Besides subscription and premium VOD apps, there’s also The Roku Channel, the home of Roku’s growing collection of ad-supported live TV channels as well as Roku Originals, a trove of shows that Roku scooped up from the now-defunct Quibi mobile video service. The Roku Channel also hosts thousands of free, on-demand and ad-supported movies and TV shows, meaning there’s plenty of content to watch without paying a dime, provided you don’t mind a few commercials.
Smart home integration and casting
The Roku Streambar Pro works with both Alexa and Google Assistant, allowing you to use voice commands such as “Alexa, turn on living room Roku” or “Hey Google, find documentaries on bedroom Roku” (if the Streambar Pro is in your bedroom). The Streambar Pro is also compatible with Apple’s HomeKit platform, which means you can control the soundbar with Siri voice commands as well as the Apple Home app.
Even better, the Roku Streambar Pro (like other Roku devices) supports AirPlay 2, perfect for streaming video and music from an iPhone, iPad, or a Mac. Getting AirPlay 2 support on a soundbar as inexpensive as the Streambar Pro is a rare treat, and it ranks as a major plus in our book.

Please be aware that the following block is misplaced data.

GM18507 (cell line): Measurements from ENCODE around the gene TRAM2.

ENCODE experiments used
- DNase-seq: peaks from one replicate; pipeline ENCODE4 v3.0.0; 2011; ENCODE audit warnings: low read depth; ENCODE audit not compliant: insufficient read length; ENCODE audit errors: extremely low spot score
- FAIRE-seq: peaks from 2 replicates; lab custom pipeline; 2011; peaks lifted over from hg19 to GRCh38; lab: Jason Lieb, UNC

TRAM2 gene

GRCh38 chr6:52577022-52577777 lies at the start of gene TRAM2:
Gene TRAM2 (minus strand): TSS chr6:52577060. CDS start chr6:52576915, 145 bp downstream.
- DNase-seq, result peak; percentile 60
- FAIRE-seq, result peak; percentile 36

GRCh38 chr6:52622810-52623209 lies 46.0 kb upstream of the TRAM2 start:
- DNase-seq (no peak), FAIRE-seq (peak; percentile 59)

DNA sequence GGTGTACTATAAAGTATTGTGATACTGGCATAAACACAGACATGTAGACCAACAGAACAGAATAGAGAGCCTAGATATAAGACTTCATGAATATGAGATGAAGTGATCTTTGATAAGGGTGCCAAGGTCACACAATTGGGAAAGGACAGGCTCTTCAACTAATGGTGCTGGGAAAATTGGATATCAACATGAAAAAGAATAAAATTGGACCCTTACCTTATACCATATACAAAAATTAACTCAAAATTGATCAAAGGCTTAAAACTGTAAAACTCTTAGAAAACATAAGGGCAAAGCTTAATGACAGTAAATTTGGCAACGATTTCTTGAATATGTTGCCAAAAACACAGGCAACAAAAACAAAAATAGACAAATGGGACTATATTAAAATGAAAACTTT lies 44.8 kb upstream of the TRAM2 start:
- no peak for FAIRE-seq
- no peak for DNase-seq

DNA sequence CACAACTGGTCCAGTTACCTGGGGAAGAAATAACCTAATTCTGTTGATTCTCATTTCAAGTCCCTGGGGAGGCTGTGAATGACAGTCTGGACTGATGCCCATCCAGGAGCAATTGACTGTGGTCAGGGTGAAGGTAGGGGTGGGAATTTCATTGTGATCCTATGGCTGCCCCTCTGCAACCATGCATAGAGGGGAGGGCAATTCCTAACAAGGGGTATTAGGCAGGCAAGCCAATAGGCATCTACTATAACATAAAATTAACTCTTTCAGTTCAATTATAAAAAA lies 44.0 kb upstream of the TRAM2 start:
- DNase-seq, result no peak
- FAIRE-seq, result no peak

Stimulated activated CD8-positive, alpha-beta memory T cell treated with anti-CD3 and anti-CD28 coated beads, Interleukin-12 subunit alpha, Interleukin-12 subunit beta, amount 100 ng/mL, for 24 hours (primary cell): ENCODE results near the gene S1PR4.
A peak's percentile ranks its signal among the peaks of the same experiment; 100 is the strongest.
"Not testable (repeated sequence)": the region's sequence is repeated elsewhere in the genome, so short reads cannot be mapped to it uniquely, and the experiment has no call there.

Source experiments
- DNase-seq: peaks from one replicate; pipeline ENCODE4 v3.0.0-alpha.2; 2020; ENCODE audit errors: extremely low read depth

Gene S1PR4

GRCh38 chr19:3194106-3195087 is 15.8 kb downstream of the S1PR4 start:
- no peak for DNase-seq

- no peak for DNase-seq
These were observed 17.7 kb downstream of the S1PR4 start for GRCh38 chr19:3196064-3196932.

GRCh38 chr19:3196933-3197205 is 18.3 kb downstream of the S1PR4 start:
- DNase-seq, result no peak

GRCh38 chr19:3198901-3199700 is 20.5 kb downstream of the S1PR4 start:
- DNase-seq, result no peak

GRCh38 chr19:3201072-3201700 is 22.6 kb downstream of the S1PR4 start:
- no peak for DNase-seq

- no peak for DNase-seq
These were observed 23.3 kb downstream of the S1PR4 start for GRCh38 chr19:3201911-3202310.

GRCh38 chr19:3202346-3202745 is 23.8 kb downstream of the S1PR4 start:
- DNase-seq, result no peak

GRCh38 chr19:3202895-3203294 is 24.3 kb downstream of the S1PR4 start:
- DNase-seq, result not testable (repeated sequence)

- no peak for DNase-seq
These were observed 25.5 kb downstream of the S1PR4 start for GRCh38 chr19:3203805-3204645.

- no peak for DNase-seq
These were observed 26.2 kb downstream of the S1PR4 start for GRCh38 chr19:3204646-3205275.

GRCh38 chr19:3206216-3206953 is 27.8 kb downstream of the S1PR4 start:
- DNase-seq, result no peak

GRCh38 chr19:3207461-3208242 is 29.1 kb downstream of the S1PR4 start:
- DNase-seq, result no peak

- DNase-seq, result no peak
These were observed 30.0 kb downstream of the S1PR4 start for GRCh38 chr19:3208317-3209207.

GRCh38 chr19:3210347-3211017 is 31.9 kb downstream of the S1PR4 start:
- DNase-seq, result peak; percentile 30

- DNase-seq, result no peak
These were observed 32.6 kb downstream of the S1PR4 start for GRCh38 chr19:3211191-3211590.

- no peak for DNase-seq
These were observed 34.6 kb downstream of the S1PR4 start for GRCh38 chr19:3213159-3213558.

We generally don’t expect too much from a sub-$200 soundbar like the Roku Streambar Pro; it certainly can’t compete with the sound of pricier models, nor could it ever replace a full-on home theater system with separate speakers and an AVR. Instead, we think of budget soundbars as an inexpensive way to upgrade a TV’s built-in speakers, and that’s why I spent quality time listening to the internal speakers on my LG TV—and not my usual 5.1.2-channel rig—before running through my standard tests.
Overall, I came away pleasantly surprised. No, the Streambar Pro isn’t a soundbar for audiophiles, but compared to the anemic speakers on most TVs, it delivers solid, full-bodied audio, with a surprising amount of bass (the key word is “surprising,” not amazing) given its smallish mid-range drivers. Musically, the Streambar Pro proved to be hit and miss, but for watching movies and binging TV shows, it should make for a noticeable—and affordable—upgrade to the sound coming from your TV.